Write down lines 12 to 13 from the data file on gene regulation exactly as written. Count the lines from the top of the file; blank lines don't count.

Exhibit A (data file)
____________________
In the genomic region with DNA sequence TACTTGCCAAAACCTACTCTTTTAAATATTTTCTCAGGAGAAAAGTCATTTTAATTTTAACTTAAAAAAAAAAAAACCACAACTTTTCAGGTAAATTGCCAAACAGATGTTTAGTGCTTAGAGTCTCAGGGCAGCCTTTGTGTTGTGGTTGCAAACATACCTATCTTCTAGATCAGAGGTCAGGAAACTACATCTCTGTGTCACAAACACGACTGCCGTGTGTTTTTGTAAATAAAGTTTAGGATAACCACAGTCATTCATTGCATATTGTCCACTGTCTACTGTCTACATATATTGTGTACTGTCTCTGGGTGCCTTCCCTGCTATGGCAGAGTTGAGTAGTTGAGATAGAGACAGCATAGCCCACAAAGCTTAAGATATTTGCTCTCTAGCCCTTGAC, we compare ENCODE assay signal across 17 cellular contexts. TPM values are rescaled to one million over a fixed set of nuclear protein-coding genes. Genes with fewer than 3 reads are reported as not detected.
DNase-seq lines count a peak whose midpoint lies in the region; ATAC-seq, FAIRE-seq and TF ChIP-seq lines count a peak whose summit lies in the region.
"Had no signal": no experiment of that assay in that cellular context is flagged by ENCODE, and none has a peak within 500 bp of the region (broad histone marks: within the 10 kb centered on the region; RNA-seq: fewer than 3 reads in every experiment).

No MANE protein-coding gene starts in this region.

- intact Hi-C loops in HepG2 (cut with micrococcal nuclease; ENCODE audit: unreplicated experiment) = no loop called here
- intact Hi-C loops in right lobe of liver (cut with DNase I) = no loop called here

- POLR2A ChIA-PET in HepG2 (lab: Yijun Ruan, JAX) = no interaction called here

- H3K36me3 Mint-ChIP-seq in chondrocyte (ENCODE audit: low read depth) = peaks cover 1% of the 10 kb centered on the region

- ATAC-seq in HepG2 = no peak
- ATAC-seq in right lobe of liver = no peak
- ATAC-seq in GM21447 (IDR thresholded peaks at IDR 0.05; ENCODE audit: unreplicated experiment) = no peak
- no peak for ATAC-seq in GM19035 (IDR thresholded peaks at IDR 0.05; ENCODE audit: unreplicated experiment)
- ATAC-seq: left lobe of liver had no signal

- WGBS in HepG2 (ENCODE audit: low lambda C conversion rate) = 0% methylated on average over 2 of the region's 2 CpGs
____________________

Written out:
- no peak for ATAC-seq in GM19035 (IDR thresholded peaks at IDR 0.05; ENCODE audit: unreplicated experiment)
- ATAC-seq: left lobe of liver had no signal